I’m not entirely sure I’m on the right path as I wander across a number of fields, stopping to clean my boots with a handful of dock leaves. According to the plan, there should be a house on my left. There isn’t but there is a small herd of deer, startled to see the mad woman of Dorset make an unexpected appearance. And there should be footbridges.

Do you mean this one? Ok. I’ll just negotiate a route over the tree trunks. Wait – what’s that noise? Doesn’t sound like a pheasant. Which is because I happen upon four geese that are employed to guard the way. Fortunately, they leg it only to leave space for a random bunch of turkeys. Happy Christmas, I say in passing.



Finally, I’m away from all that unexpected nonsense and out in the open of Corfe Common; the largest stretch of common land in Dorset where folk still pay a peppercorn rent to house their livestock. I only see a solitary pony as I amble the last mile into Corfe where I treat myself to a jacket potato. With tuna. No butter on the spud thanks – I’m doing Slimming World. And no tomato with the salad. People specifically ask for tomato, the waitress informs me sadly. Well, give them mine then. I study the directions. It’s not looking good for folk who don’t like walking up hills.

I know this picture of the next main part of my walk isn’t particularly interesting but, see that clump of trees on the skyline? Well, that’s where my car is. Depressing or what? Good job the day is glorious as I trudge uphill looking for Blashenwell Farm, number seven on my instructions.



I walk for a long time and it’s by no means terrible. At last the weather is wonderful and you have to walk the Purbeck alone to appreciate the splendid solitude of it all. However, speaking of solitude, I haven’t seen a living soul since the tomato debacle and I can’t find Blashenwell Farm. I’ve run out of road but here comes Julien on his bike. He’s not very happy at being accosted by me. ‘Are you with a group’, he asks? I look round cautiously. There doesn’t seem to be numerous people to hand. ‘No, I am all alone’, I say pitifully. In this photo, where Julien is cycling away from me as fast as he can, there’s a road between those posts. Well, who knew? Not exactly obvious is it?

And who knew that when I finally located the unsigned Blashenwell Farm there would be this amazing mill wheel? It would have turned mill stones to grind barley and oats for animal feed for the farm.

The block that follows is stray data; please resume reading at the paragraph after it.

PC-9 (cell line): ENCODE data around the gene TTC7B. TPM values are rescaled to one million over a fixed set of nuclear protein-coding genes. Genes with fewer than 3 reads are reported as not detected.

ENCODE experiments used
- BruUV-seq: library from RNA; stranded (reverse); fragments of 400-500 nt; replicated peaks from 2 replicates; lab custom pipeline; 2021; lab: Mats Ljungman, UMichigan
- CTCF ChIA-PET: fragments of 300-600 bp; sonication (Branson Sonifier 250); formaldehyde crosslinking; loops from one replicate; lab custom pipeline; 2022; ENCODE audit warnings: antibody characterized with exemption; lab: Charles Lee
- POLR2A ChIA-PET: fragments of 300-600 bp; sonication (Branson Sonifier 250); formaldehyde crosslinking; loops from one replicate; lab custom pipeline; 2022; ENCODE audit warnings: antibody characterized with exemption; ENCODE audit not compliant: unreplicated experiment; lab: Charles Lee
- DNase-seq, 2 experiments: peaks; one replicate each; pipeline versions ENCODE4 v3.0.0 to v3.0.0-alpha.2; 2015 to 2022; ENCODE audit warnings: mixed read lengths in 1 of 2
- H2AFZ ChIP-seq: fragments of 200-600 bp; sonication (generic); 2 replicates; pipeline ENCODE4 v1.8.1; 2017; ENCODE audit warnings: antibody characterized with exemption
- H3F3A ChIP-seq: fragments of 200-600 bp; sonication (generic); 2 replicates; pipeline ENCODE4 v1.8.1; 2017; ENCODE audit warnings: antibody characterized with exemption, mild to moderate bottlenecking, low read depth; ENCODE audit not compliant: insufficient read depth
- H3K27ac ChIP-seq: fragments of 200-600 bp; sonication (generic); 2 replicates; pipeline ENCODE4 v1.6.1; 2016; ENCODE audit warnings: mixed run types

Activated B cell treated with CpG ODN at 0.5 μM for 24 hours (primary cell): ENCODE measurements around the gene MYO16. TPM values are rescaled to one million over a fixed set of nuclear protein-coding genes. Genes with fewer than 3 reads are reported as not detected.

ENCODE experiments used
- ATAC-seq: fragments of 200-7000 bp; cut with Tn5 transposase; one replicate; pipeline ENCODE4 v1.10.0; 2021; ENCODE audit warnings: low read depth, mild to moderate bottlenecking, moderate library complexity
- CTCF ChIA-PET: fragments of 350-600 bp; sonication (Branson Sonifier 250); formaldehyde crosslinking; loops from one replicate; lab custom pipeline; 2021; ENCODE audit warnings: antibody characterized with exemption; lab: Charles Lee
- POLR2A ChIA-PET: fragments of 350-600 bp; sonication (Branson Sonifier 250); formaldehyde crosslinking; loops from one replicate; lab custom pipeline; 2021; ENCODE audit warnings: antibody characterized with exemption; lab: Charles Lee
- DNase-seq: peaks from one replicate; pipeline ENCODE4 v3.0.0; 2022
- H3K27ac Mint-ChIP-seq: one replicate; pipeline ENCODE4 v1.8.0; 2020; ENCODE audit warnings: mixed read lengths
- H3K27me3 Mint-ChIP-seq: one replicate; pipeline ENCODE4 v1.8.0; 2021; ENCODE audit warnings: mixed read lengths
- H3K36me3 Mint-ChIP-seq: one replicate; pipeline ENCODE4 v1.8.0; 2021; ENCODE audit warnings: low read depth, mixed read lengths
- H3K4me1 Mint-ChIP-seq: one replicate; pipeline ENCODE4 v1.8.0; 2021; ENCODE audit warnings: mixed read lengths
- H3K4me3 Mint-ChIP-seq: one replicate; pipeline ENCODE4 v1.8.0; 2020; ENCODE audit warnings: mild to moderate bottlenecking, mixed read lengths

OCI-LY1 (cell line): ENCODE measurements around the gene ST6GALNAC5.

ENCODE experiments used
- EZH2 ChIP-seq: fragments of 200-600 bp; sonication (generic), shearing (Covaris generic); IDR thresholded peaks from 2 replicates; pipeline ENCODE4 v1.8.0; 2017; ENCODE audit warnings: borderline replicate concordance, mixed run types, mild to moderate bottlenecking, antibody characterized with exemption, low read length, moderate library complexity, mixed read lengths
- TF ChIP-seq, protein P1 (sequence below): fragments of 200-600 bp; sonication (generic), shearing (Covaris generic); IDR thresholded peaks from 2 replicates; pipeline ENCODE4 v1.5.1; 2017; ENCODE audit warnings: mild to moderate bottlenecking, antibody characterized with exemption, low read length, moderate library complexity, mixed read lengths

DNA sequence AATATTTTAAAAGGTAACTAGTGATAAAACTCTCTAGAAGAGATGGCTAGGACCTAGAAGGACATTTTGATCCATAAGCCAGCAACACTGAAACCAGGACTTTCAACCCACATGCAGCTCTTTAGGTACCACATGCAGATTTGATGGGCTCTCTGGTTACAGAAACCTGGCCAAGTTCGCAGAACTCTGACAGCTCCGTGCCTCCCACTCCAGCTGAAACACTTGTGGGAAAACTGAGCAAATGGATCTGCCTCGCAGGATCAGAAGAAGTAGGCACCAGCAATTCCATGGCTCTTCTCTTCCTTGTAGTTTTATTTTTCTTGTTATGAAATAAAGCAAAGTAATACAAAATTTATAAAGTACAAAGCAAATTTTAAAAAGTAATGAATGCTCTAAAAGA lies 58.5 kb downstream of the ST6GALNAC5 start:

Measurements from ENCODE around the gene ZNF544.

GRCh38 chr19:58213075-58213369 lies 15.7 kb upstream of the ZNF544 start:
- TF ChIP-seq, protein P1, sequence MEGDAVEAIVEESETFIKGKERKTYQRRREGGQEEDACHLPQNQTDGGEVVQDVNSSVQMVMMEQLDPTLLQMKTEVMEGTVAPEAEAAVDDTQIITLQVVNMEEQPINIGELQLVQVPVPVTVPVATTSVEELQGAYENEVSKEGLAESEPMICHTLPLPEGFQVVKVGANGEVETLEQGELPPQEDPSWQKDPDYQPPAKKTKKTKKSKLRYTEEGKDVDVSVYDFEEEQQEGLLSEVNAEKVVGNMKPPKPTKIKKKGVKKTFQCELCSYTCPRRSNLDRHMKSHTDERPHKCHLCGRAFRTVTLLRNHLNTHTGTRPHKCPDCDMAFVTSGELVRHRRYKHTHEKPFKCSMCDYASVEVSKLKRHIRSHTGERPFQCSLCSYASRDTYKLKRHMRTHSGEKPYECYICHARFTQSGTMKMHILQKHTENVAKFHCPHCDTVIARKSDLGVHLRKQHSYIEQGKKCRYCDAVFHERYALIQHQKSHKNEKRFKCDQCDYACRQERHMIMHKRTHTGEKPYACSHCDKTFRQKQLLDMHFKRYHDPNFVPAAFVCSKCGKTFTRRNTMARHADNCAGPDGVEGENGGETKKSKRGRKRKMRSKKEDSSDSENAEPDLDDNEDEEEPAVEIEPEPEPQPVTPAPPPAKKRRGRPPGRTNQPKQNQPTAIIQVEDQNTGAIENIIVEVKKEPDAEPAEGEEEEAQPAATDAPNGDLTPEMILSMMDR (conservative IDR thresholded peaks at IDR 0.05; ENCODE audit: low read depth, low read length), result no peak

I’m not so far from the end-game now but the last mile is torturous. There are no pictures because, frankly, I wasn’t sure I’d make it and all my strength was taken up with trying to breath. I walked UP a green field, pausing, as instructed, to look back across the valley; UP through a wild garlic infested wood; UP some steep steps alongside a row of cottages; and UP to the church from whence I began my walk. Fortunately, it was still springtime in Kingston. I collapsed in my car seat and, of course, felt rather smug






A random day out

Driving over Fontmell Down, it’s difficult to see the road ahead, let alone the stupendous views that are shrouded in something more demanding than a seasonal mist. The fog is all encompassing; it positively drowns my little car. You have to guess when it’s time to shift down a gear in preparation for the descent into Melbury Abbas. Melbury Abbas. Who lives in a place like this? On the best of days it’s a black hole with a twenty miles per hour speed limit that is redundant in the face of Wiltshire County Council’s diktat to heavy goods vehicles: do NOT use the lower Shaftesbury Road! Push your lorry up a 300 feet incline at top speed. Do NOT alert yourself to oncoming traffic! If you get stuck (which is inevitable), add a number to those on the blackboard in the garden of the damaged house on the bend.

I’m sick of this bloody weather. Fed up with sitting indoors looking out at grey skies and pouring rain. Which is why, last evening, I hatched a plan to take myself off to Wiltshire for the day. Somehow, it doesn’t seem to matter as much if it’s raining there. My destination leads me through Westbury, an old stamping ground of my long-passed youth. Haven’t been here for eons. A friend remarked that it’s now commuter ground. Where are they commuting to, I ask? ‘Doesn’t matter. Anywhere that isn’t Westbury. They have a good railway station’. As I cross the town’s boundary, Dylan is booming out of the radio: Positively Fourth Street. I think it was playing last time I was here in 1964. Funny thing – the place is a dump but still I dream incessantly about the road from Westbury to Edington where I used to live and in these dreams, although I can see the road, I’m always stuck in town.